So this brings me to my final thought. This part is inspired by Cassandra.
(I want to make) one app to rule them all- aggregating news sources and combining functionality.
eg: if you read from 100 different blogs, you want an rss reader that aggregates that for you. But that is just the first level. If you read these blogs, these emails, watch these new youtube videos and browse bloomberg at this time, then you could  have something that scans for particular emails, accesses rss feed, and pull articles from bloomberg and delivers to you all at once for your morning reading. Similarly, customize your evening readings, monthly readings etc. And this is just aggregating news sources. You also want to combine different functions eg:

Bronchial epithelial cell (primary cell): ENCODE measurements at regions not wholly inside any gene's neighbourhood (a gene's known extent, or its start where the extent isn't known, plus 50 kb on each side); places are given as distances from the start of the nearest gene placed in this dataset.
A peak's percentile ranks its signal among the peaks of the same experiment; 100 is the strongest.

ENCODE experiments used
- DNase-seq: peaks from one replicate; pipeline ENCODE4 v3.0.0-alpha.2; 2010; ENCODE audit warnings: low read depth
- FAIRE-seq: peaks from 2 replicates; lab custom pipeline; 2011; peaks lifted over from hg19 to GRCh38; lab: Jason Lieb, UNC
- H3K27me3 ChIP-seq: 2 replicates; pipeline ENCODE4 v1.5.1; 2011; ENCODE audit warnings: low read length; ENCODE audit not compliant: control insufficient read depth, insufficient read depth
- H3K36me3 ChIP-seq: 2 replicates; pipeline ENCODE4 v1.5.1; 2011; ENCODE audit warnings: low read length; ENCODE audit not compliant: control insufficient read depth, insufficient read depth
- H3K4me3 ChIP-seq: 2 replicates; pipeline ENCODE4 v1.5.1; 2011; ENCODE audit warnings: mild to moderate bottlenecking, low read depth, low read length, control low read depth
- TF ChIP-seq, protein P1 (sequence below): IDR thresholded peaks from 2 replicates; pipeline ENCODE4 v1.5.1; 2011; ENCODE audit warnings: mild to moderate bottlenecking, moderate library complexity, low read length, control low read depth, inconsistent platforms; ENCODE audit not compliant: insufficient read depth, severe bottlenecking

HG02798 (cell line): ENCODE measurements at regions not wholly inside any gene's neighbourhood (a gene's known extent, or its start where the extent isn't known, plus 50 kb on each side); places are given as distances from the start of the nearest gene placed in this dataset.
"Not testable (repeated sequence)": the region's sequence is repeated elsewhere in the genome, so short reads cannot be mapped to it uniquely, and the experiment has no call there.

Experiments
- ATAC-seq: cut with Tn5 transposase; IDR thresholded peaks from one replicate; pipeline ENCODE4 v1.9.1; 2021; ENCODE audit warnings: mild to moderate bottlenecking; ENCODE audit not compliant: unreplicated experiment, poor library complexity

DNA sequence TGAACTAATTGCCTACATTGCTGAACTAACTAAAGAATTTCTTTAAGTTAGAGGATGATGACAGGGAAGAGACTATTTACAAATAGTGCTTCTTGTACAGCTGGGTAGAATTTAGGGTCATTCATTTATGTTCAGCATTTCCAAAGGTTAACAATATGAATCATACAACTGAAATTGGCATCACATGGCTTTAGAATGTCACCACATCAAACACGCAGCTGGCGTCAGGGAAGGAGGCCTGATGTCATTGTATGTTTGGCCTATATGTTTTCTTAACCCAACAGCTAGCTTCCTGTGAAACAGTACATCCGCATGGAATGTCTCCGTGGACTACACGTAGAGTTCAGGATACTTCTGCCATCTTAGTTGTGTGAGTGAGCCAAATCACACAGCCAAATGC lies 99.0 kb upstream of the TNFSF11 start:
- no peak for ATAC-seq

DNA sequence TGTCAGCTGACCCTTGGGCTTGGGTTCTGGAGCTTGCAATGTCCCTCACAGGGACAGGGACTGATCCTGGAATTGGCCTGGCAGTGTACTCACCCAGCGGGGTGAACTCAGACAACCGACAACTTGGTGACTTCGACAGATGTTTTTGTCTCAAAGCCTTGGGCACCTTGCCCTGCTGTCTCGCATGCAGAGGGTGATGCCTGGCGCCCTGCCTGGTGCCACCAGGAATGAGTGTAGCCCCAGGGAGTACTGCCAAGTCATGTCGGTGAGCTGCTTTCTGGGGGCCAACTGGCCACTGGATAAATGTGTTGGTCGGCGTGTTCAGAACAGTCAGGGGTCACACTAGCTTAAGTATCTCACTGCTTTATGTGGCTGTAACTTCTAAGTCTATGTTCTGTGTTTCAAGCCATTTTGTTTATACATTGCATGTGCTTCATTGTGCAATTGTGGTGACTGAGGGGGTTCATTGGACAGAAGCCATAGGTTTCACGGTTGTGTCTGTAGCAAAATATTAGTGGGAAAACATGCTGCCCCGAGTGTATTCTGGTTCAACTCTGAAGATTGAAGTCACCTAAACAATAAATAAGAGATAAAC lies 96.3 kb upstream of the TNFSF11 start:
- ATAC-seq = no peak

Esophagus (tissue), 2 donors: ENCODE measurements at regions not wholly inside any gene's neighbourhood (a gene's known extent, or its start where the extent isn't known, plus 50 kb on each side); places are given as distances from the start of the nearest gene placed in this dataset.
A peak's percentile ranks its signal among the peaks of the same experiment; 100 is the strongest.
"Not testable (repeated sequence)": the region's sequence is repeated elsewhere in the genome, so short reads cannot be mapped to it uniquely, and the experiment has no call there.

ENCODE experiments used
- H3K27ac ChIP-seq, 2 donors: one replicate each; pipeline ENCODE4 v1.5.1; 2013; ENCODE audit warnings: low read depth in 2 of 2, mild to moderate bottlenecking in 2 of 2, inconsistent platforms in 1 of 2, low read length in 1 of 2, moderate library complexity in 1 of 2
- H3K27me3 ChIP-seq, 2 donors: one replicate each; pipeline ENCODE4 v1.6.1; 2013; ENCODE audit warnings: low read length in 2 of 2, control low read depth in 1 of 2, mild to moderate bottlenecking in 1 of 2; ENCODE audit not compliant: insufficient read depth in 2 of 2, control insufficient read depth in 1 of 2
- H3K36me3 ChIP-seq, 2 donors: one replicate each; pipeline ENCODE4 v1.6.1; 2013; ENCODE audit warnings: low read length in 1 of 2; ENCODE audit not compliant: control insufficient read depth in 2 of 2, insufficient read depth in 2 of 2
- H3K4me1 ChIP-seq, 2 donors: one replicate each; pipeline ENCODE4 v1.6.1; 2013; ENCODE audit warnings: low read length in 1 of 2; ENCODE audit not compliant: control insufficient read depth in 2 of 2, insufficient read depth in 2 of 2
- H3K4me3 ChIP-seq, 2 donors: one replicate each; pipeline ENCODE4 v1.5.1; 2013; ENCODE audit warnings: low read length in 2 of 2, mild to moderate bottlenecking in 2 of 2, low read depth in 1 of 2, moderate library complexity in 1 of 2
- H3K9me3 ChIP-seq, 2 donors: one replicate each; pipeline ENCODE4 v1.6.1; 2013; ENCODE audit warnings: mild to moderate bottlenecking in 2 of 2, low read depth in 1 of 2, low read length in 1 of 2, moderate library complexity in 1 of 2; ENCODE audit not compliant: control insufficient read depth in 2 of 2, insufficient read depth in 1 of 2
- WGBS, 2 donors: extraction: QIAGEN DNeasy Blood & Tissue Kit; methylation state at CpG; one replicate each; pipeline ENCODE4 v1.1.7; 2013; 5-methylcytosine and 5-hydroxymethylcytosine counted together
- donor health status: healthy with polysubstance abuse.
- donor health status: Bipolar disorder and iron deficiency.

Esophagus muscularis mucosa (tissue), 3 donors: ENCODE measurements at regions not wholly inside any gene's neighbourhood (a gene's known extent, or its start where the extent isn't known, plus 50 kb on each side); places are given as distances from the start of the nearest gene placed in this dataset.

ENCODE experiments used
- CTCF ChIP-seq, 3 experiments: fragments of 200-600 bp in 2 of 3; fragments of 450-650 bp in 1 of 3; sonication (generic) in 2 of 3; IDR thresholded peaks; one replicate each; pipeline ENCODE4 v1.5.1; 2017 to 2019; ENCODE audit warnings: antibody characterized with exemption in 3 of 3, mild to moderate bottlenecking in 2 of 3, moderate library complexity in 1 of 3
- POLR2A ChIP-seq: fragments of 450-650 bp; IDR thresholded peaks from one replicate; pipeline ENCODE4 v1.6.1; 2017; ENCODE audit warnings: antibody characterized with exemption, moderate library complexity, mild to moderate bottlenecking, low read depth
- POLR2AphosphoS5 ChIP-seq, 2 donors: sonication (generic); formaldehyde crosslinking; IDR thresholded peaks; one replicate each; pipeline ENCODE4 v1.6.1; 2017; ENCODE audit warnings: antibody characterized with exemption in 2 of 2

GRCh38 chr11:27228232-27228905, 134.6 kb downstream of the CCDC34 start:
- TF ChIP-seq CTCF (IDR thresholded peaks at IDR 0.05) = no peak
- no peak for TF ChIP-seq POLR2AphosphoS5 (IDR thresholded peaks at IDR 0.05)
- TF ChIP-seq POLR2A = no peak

1. Databasing/record keeping 
    • Note taking/comments, hash tags for easy retrieval later, also see live blogging
    • If pt (1) becomes more popular/developed, then I think there are much better options for databasing the information.
  2. Learning (from now on if x happens I want to do y as the correct response. can the computer remind me or do this for me?)
  3. Automation 
    • autofilter news sources, emails. On a sidenote, autofiltering/personalization without you knowing it is really scary.
    • autoprocessing, eg: supplying useful statistics (this is your 5th email correspondence with this contact. last time you didn't respond to his question even though you flagged it as something to followup on)
    • supply default responses- wouldn't you want to be able to be able to select between "haha", "yeah", "lolol", etc for your text responses instead of having to type that out?
However, one interesting observation is that while creating/using this one app that aggregates and combines functionality may be an "optimal" choice, it is not going to be a widely adopted in real life. Something complicated/personalized is great if you can understand it, and it may get a cult following, but it will never get widespread following. Kinda reversed tragedy of the commons

Wednesday, January 16, 2013